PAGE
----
Move over paid downloads and ad support, IAP is taking a seat at the head of the monetization table. Smarter and more dynamic than paid downloads, and best of all it plays well with others. The numbers don’t lie, IAP revenue has nearly doubled on iOS over the past year to account for 69% of revenue at the end of 2012, up from 51% last January. During the same period, premium download sales were nearly flat. Smart doesn’t mean easy though, IAP monetization programs can be significantly more complex compared to ad support or premium app sales.
To help navigate the added complexity of pricing, managing, localizing, and maintaining IAP content, we have decided to make in-app purchases the focus of the first full length Apptopia Mobile Strategy Guide. The App Developer’s Guide to In-App Purchasing can be downloaded for free at insights.apptopia.com. The guide provides actionable strategies to build a successful IAP monetization program, combining insights drawn from data on 1.4M iOS and Android apps with best practices as seen in highly successful examples that make millions today.
Whether it is a game adding new levels and features instead of releasing a sequel, a Newsstand app that sells lots of different types of content rather than using an array of standalone apps, or an app to learn math that lets students buy just the content relevant to classes they are taking, IAP provides a clear alternative to the common practice of having lots of similar apps, so you can have a few apps that pack a big punch. IAP driven consolidation also allows you to focus 100% of downloads and direct revenues on a single app rank, providing a clear alternative to lite/full versioning.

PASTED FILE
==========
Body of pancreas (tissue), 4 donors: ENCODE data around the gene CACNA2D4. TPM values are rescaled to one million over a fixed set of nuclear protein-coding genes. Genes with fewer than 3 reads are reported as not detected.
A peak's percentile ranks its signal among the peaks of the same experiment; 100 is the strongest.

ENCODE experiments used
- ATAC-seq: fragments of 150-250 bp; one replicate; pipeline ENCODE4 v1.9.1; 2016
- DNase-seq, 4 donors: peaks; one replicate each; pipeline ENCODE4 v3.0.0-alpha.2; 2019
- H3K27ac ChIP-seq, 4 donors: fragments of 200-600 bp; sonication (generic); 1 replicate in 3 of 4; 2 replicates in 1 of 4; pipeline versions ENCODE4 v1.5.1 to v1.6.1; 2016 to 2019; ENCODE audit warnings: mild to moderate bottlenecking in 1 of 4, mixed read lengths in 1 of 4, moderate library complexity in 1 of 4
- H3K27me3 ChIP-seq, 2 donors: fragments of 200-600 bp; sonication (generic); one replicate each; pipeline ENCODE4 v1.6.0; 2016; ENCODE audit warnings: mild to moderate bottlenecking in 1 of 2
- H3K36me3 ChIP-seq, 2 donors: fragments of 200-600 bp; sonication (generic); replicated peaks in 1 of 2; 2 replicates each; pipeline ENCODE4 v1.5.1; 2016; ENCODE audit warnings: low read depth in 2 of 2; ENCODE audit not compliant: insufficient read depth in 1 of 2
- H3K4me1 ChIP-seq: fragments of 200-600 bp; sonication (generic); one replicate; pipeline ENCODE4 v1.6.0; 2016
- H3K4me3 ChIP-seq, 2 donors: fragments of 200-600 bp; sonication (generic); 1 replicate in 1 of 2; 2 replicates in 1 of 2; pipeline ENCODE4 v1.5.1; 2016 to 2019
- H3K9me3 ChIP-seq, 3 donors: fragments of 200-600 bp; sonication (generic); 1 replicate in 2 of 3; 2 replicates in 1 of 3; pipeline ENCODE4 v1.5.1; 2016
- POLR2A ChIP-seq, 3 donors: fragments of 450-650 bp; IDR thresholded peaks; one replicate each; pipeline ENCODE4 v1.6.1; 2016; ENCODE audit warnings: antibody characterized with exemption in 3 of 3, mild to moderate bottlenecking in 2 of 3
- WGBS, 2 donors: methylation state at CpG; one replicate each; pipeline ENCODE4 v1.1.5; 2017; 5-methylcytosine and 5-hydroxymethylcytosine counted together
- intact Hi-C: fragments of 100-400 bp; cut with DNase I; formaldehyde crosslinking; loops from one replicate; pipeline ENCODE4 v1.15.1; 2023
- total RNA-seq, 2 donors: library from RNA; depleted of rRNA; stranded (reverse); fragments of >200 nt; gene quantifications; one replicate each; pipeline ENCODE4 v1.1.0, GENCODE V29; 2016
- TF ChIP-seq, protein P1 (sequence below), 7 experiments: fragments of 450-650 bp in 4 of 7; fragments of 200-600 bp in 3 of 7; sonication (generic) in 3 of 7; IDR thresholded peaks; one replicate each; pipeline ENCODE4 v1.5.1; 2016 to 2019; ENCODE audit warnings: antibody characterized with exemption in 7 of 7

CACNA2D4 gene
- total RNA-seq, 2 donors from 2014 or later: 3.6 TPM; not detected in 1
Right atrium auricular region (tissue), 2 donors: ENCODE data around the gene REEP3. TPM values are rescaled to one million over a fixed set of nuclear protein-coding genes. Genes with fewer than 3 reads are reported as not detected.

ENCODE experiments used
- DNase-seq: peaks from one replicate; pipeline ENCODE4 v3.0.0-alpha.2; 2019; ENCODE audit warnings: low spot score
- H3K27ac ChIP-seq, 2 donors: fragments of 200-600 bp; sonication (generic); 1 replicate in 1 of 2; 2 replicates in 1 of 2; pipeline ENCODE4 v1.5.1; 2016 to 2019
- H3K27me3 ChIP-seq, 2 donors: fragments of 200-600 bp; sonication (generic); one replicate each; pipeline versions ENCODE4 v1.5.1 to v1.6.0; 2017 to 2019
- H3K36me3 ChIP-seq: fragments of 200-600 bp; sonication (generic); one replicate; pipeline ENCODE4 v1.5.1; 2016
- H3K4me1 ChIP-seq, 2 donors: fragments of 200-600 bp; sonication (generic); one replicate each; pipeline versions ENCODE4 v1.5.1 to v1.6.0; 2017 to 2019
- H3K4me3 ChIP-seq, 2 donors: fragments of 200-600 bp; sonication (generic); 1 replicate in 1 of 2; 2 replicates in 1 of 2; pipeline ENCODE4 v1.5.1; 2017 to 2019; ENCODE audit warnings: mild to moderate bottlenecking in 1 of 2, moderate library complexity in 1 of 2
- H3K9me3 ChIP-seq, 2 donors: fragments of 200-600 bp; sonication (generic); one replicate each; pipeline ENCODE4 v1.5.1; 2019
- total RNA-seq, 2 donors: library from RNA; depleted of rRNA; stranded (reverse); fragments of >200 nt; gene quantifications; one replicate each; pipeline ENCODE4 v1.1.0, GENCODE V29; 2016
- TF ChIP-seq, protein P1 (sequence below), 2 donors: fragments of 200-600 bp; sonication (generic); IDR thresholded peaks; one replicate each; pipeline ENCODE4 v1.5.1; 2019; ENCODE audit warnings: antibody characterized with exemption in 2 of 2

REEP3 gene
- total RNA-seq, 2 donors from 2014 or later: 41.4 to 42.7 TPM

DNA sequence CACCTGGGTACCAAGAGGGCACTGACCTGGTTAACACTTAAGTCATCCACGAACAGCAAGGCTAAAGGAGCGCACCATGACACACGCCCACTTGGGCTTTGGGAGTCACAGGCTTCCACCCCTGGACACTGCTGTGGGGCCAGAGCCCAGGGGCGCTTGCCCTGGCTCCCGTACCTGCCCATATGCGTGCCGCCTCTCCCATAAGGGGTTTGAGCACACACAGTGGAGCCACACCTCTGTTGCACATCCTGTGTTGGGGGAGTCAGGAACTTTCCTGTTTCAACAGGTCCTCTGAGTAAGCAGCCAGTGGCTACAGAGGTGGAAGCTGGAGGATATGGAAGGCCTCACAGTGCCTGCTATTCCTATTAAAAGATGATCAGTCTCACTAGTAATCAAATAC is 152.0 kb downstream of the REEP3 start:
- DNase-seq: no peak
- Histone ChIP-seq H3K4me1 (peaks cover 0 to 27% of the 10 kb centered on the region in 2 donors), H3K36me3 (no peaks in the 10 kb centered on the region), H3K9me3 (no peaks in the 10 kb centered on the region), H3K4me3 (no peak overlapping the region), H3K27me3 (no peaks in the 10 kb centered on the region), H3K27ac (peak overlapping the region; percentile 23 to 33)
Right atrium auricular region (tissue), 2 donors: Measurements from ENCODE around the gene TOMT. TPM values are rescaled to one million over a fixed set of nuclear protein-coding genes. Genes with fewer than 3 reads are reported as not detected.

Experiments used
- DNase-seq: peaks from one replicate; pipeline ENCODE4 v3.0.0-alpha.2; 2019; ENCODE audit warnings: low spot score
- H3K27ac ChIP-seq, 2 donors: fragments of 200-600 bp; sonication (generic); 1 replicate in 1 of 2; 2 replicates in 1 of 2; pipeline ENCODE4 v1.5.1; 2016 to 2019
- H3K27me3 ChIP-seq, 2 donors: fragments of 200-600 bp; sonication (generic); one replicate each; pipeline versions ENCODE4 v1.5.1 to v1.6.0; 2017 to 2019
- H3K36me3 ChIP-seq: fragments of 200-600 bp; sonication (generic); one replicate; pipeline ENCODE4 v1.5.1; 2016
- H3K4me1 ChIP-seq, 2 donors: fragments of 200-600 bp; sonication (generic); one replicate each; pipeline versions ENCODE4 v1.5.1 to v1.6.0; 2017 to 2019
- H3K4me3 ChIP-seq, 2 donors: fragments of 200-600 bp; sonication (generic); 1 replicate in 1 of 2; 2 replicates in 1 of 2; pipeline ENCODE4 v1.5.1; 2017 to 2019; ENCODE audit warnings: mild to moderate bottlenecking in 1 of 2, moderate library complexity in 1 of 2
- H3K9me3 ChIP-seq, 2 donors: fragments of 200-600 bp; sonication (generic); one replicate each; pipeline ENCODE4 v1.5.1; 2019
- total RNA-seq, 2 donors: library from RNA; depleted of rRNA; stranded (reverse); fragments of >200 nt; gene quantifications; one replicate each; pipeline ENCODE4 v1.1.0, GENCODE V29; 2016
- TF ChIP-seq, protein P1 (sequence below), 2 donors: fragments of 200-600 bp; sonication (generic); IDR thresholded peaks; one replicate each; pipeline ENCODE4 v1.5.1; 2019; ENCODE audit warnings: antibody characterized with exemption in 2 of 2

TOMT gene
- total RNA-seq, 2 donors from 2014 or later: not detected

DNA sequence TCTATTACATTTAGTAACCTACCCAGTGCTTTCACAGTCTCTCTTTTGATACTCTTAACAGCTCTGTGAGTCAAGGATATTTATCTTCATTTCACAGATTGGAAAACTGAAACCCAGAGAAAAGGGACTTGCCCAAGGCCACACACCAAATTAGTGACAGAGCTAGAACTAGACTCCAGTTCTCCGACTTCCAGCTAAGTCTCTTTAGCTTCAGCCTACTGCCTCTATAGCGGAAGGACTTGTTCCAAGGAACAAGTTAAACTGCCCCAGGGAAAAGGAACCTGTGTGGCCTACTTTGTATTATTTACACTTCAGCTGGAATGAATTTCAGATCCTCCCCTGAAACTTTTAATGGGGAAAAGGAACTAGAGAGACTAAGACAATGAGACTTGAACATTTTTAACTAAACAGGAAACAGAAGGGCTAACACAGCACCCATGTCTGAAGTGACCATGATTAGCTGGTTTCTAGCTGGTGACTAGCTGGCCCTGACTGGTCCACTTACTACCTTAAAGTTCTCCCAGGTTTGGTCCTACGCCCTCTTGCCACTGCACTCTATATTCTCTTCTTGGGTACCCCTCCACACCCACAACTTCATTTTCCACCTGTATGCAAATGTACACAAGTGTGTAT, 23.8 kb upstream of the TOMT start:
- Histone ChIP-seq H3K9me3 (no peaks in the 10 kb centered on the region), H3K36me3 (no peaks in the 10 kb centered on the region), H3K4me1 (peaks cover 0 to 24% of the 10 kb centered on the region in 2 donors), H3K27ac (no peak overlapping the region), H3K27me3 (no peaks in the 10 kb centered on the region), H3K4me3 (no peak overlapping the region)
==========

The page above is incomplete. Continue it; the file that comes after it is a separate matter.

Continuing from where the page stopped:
Consolidating functionally compatible and thematically relevant apps can be the difference between a few moderately successful apps and one highly successful app. Developers make more money off one app ranked #10 than ten apps rated around #100. Plus by selling new content within an app, developers can extend the life of successful properties, with clear insights into the content that users attach a high value to, voting with their dollars.
Keep in mind though, for an app to sell effectively, you have to give it the tools to do more than shove a generic list of premium content in users’ faces. Imagine walking into a car dealership. If a salesman goes for an immediate hard sell as you walk in, the likelihood of you buying drops near to zero. That dealership invested marketing dollars to get you through the door, but blew the shot at a sale. The structures should be in place so customers who want to buy immediately can, but it isn’t worth ruining an opportunity to sell to the 5% of customers who will convert if the stars align trying to quickly sell to the 0.5% who are very likely to make a purchase.
Instead dealerships are designed to support early customer discovery of primary offerings. Cars with the widest market appeal and low friction to convert are placed closer to the door. The test drive (read your free-to-use features) adds the emotional connection and demonstrates value. Once customers are interested, a pitch that is subtle, calculated and persistent will drive results among a large portion of the customers that are legitimately in the market to make a purchase, and the window shopper types (read non-paying users) will leave with positive things to say. That on its own has real value.